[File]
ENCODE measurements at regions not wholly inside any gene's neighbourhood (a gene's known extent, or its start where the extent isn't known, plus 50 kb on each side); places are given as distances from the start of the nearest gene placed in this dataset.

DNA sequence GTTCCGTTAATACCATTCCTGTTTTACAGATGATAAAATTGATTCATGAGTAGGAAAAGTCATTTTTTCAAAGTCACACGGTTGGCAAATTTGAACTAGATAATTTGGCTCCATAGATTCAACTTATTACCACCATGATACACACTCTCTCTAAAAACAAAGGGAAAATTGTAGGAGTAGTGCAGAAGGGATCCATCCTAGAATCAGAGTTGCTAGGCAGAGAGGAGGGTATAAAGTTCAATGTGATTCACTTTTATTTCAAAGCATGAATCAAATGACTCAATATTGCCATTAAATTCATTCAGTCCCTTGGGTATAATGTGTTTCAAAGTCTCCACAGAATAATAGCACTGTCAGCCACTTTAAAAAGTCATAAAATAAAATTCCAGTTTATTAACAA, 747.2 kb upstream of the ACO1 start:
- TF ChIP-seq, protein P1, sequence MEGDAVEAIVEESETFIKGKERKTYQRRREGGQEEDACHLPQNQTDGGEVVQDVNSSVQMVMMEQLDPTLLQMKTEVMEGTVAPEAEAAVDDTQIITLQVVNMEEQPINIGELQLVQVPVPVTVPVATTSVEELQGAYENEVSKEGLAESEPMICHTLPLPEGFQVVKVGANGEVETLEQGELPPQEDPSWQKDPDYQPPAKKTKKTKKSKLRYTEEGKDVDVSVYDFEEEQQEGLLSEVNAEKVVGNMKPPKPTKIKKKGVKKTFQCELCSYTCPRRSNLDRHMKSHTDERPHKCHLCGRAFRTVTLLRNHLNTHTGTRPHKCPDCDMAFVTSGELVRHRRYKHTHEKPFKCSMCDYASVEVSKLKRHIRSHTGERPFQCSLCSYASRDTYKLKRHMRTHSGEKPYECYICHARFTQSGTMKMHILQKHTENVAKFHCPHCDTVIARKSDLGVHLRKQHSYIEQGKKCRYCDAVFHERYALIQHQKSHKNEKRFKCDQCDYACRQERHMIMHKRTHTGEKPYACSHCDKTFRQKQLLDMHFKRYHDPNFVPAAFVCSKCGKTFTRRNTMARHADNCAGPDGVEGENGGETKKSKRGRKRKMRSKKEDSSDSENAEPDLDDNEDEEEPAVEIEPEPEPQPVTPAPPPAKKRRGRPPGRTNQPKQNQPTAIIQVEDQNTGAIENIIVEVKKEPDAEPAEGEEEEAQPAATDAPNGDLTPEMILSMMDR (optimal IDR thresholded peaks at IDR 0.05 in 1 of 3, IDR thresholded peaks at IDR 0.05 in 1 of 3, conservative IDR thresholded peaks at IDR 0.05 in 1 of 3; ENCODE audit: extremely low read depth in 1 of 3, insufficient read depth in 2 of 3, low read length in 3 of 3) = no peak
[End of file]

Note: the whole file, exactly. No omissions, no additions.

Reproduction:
ENCODE measurements at regions not wholly inside any gene's neighbourhood (a gene's known extent, or its start where the extent isn't known, plus 50 kb on each side); places are given as distances from the start of the nearest gene placed in this dataset.

DNA sequence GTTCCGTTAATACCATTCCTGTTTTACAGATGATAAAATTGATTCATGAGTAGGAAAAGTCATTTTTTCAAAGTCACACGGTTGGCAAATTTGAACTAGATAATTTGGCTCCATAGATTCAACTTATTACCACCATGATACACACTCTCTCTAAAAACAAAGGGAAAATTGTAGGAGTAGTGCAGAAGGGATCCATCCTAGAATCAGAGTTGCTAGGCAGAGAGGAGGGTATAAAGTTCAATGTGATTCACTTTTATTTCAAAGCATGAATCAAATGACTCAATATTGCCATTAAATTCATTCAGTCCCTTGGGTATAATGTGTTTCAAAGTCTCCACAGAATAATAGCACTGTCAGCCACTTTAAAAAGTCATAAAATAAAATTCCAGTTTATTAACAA, 747.2 kb upstream of the ACO1 start:
- TF ChIP-seq, protein P1, sequence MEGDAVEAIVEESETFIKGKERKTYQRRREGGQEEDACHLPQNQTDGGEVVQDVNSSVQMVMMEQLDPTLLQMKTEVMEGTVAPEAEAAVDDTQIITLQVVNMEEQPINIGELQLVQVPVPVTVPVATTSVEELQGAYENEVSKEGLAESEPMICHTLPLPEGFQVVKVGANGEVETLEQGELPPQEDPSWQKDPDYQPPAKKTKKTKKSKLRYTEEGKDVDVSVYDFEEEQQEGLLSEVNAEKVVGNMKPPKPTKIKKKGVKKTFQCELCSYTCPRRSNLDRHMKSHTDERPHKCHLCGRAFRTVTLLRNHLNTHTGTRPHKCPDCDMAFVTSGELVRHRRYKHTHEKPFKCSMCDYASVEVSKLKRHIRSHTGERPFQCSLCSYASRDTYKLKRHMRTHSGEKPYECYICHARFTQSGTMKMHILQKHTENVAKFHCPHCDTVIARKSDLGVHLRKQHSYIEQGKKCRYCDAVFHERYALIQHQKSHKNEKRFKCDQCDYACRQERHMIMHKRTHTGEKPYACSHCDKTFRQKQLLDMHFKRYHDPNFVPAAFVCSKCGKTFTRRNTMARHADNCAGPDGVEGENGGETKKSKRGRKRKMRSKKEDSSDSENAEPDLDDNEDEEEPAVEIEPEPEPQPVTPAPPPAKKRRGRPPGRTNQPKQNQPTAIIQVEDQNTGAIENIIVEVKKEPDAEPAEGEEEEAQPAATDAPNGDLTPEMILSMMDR (optimal IDR thresholded peaks at IDR 0.05 in 1 of 3, IDR thresholded peaks at IDR 0.05 in 1 of 3, conservative IDR thresholded peaks at IDR 0.05 in 1 of 3; ENCODE audit: extremely low read depth in 1 of 3, insufficient read depth in 2 of 3, low read length in 3 of 3) = no peak